Meet Quiyanni Smith, age 19, teen entrepreneur and founder of Cakies Custom Creationz & Cakies Cares youth mentoring program
Quiyanni is currently a student at Miami University, and a former participant in the Veale Youth Entrepreneurship Forum through her high school, Beaumont School. In 2014, she founded Cakies Custom Creationz, a home bakery focusing on freshly baked desserts from scratch. A strong force for social justice, Quiyanni employs a business model to mentor urban inner city kids and help them enhance their professional skills.
How did you become an entrepreneur and what are the highlights of your journey so far?
Quiyanni: Growing up, I always was more mature than my friends. When they wanted to play with toys or go to the park, I was thinking about ways to sell cookies or bags of candy to make a profit! In 7th and 8th grade, I attended Entrepreneurship Preparatory School, where entrepreneurial thinking was embedded into every aspect of our curriculum. I then went to Beaumont School in Cleveland Heights, where I competed in the Beaumont Business Cup, and became President of the Entrepreneur Club. It was in April 2014, during my sophomore year, that I founded what would eventually become Cakies Custom Creationz.
At first, I chose entrepreneurship because I thought it was fun and I was too young to work a real job. But soon I realized I was filling a real need, and that there was true demand for my products. I chose non-profit status because I’ve seen how hard it is for minorities in disadvantaged situations to be successful and live quality lives. I believe that by working to empower and support minorities, we can overcome the obstacles that have traditionally limited our families and our future.
What made you choose gourmet cookies, cakes and cupcakes as your product to develop and market?
Quiyanni: I first founded Cakies with two Beaumont peers and a cousin. We chose baking because it was very fun for all of us, and our peers enjoyed them. It wasn’t long before we began catering for larger events and companies, and business was flourishing. However, as time went on, my partners and I realized we had very different visions for the company, so we parted ways. As sole operator, I began to see a different value in my business. My community didn’t have a quality bakery with reasonable prices that also could deliver and cater for large events. I was able to fill an important need and give back to my community.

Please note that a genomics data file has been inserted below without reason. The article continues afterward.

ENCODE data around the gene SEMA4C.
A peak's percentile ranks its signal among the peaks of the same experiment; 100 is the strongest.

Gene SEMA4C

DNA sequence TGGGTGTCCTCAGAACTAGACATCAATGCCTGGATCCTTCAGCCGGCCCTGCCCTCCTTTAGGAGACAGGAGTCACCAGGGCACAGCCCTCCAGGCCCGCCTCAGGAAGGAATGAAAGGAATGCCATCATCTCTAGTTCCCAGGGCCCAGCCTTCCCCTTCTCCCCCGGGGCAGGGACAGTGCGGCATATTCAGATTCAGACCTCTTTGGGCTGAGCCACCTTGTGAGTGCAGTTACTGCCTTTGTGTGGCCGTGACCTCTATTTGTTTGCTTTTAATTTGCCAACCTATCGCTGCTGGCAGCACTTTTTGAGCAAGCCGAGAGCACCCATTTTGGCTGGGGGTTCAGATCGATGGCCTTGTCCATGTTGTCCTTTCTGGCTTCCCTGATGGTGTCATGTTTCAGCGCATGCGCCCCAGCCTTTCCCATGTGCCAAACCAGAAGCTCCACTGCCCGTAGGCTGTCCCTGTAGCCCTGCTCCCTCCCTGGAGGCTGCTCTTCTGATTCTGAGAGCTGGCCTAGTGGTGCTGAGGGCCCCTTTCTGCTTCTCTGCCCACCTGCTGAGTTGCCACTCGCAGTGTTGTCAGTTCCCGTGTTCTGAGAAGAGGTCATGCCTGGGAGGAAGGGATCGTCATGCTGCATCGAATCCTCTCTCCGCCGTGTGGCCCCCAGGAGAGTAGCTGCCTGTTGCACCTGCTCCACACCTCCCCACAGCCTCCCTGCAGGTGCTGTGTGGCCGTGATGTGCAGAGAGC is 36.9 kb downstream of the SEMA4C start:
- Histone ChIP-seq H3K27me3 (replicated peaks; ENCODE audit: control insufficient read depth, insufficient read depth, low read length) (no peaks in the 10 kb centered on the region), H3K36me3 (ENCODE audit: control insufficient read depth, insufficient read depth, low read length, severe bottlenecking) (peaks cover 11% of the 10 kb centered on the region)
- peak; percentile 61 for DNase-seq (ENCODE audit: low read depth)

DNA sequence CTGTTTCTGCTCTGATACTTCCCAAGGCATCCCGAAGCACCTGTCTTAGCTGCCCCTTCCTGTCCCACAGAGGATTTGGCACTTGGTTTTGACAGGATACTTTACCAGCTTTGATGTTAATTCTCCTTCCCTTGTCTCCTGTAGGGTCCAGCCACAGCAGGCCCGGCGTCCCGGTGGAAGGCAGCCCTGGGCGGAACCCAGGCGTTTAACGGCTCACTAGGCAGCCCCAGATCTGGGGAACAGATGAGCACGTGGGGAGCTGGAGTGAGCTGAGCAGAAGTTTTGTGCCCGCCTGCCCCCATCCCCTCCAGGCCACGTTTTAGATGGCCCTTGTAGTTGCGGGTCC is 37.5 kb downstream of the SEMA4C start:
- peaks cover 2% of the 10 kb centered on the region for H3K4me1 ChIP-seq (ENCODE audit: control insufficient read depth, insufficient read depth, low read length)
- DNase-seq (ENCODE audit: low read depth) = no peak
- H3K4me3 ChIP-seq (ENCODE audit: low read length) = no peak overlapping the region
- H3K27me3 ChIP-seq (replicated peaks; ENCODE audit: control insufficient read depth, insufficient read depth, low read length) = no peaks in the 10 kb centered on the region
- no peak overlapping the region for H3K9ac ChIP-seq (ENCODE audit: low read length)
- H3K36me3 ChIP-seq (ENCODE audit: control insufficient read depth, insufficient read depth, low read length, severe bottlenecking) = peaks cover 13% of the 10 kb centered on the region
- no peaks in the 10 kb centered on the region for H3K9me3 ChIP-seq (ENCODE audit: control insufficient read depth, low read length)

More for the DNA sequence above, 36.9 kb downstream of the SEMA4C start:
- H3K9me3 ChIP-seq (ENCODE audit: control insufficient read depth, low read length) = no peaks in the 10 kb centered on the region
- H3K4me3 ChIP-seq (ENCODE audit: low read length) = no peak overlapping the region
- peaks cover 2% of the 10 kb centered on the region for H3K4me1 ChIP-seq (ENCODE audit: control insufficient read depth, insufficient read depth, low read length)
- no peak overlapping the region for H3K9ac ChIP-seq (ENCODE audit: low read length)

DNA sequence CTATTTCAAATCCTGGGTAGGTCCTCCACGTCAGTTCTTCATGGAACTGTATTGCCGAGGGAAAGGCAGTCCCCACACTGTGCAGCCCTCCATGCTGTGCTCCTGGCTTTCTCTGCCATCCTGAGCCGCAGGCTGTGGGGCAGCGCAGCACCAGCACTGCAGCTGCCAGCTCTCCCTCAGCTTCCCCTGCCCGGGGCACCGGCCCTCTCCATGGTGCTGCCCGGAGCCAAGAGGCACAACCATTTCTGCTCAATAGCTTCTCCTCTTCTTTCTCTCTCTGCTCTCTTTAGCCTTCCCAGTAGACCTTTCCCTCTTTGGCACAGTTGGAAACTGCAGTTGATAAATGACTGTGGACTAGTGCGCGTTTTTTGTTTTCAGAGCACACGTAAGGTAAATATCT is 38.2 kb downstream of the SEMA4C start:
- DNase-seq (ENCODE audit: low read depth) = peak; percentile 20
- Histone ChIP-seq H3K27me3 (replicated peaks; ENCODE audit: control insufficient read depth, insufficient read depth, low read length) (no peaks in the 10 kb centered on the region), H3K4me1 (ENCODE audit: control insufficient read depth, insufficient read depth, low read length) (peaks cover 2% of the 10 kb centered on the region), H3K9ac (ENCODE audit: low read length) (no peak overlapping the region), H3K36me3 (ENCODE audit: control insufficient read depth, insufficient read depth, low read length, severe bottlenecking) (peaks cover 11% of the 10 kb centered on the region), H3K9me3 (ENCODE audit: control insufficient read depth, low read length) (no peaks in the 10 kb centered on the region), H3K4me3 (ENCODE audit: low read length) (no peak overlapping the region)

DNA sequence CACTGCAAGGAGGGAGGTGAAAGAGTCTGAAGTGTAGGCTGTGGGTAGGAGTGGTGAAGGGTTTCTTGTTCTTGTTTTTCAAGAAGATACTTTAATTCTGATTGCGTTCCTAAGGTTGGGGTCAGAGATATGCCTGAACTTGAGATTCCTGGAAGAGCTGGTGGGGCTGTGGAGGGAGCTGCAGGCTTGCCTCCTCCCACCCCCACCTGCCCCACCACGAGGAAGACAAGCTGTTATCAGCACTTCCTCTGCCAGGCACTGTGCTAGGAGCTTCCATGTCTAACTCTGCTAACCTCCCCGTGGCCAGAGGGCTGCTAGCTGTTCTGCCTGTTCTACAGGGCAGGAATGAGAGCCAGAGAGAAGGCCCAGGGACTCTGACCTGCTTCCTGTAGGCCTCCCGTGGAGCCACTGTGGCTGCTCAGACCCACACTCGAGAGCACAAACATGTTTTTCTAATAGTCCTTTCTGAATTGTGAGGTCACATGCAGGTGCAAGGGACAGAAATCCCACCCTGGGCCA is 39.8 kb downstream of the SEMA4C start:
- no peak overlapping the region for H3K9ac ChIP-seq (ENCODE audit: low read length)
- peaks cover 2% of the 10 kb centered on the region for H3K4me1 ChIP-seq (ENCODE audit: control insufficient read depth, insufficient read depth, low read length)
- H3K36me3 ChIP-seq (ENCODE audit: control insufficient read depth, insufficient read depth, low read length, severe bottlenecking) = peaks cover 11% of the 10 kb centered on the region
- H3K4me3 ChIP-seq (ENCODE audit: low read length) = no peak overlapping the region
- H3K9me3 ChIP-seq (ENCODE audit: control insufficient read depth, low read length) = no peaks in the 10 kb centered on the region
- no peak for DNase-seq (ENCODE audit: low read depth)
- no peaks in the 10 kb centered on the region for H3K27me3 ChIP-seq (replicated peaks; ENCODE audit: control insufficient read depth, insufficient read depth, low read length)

What was the impetus behind Cakies Cares and the mentoring program?
Quiyanni: I was driving to school one snowy morning and saw a young boy walking alone to school with his supplies in a ripped grocery bag. I began to think what could I do to help him and others like him to have what they need to be comfortable and succeed in school. In 2016, I created Cakes Cares, a mentoring program for urban inner city youth. I use baking to connect with the kids and teach them entrepreneurship. Even the males in my program feel it has been very effective in teaching business management, math, and communication skills. Because I am passionate about children and making a difference, it is now embedded in our culture and mission.
In August of 2017 I started the 1st annual Cakies Back to School Drive and with the help of many wonderful donors, gave away 100 book bags, as well as school supplies, clothes, shoes, and learning games to various children and teens in Cleveland.
What would you say are the most important steps in creating a successful business?
Quiyanni: It’s really important to conduct research in your business area; to learn the necessary business language in order to communicate with investors and supporters; and to know your customers. These steps can be are easy to overlook in the excitement of creating a new business venture, but without them it will be hard to maintain a successful business.
Who has influenced your business life most so far?
Quiyanni: Definitely my family! They have supported all of my ideas, both financially and by attending my events. My father has always owned his own business and has a knack for knowing what people need. My uncle has his own very successful construction business, and my grandfather has been a very important public figure in the Fairfax community building monster trucks and robots
Do you think people are born entrepreneurs or that entrepreneurship can be learned?
Quiyanni: I do believe that entrepreneurship can be learned, but successful entrepreneurship comes from experience. I feel I was born to be an entrepreneur because of my culture and history. For me, entrepreneurship offered a chance to expand opportunities that may not otherwise have been available. If you’re born into a less advantaged situation, your struggle for success is that much more intense.
How do you manage school and work?
Quiyanni: Balancing school and work and all the responsibilities can be really challenging! However as a young black girl, it’s vital that I do so in order make a change, get recognized, and impact my community. I do everything I can to make sure that my family is well off, and that I am building a great foundation for my future family.